We wanted to share how the NeuroDevelopmental Approach dramatically helped our son, Scott. It actually gave him his life. He was just a couple weeks shy of 13 years old when we had our first evaluation in 1989. At that time, Scottie pretty much lived in his own world. He wore bilateral hearing aids. He did not communicate much with us. He was in special education full time and was not learning anything. We lived in Texas and had been moving every year in hopes of a better school situation. He could not even read his own name. Testing measured his IQ at 44. We wanted our son to learn and be a part of our family. The schools kept saying he was not ready to learn. Then they said he was past hope of learning and it was time to teach him life skills. He was twelve years old. Surely he was not past learning. As far as life skills, we thought that was the job of the parents to teach. Besides, the school had been having him wash mats for years. He was already pretty good at that.
That was when we decided to homeschool him. That is when we found the NeuroDevelopmental Approach. It was the most exciting thing. After three months, Scott had a sight vocabulary of 300-350 words. Remember, he could not even sight recognize his own name. After three months, he could do simple addition and subtraction by himself. He had not even been able to rote count. But the greatest thing, he joined our world. He began coming into the living room and following our conversations. He began interacting with us at an entirely new level. Scott’s teacher had called our home after hearing our decision to homeschool, pleading with us that it was a mistake. A year later we saw that teacher in a store. She did not recognize Scott. She could not believe the difference.
It was so exciting to see the changes. To watch the sight word vocabulary transfer into reading books. To see Scott turn addition and subtraction drills into practical use when going to the store. To see Scott no longer needing the hearing aids, after doing sound therapy, as the auditory issues were developmental and thus fixable.
At one point, a few years ago, there was a doctor and his family who joined our church. They came for five weeks before the doctor asked our Pastor if Scott had Down syndrome. When our Pastor confirmed he did, the doctor shook his head. He stated, “I have never seen anyone with Down syndrome so normal”.
Doing a NeuroDevelopmental program with Scott brought him to the place where he had a very good, semi-independent life. Had we started earlier, I have no doubt he would have achieved independent living. He was able to hold down a regular job (without having a job coach there past the initial training). He was a school custodian at an elementary school. The school had three wings. There was a custodian for each wing. Scott was one. The other two were men without any disability. Scott was just one of the guys. His pay check would come in the mail and he would hop on his bike off to the bank to deposit it. He went anywhere in the community he wanted independently. He stayed home alone. He answered the phone and held conversations (albeit short ones). Not bad for a kiddo with an IQ of 44 and starting this approach at nearly 13 years old.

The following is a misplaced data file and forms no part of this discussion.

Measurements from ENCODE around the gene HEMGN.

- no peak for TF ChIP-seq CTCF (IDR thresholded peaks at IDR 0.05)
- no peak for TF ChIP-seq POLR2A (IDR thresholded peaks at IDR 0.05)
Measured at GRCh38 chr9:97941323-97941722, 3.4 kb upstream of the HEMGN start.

After we saw the phenomenal changes with Scott, we actually considered adopting a child with Down syndrome. I so wanted the opportunity to do things the right way from the beginning. However, the opportunity came up to train in the NeuroDevelopmental Approach. I remember my husband saying, “Well, we can help one child or we can help a bunch of children.” We chose the “bunch”. The bunch has turned into hundreds and hundreds of children over the years. This approach works. We have seen hundreds of children’s lives improved. It works. Even with older children and adults with Down syndrome.
I remember when we trained with Sara-Rosenfeld Johnson. She made the comment how she was happy to see on the history form (of a child she was seeing for the first time) they were doing a NeuroDevelopmental program. She said the children were so much easier to work with. Lori Overland (associate of Sara) told one of our families that children on NeuroDevelopmental programs always seemed so much better in the sensory department.
Our son ended his earthly journey October 2006 due to respiratory and thyroid issues. I believe with all my heart had we been guiding him through a NeuroDevelopmental program early on, we would have known what to do that would have averted the respiratory issues and he would still be alive.
We will forever be grateful to the NeuroDevelopmental Approach. Our son had an incredibly good, fulfilling last seventeen years of his life.
Thanks for letting us share. Our only desire is to help “our” kids reach their full potential. It takes work, but it is worth it.
Lee and Linda Kane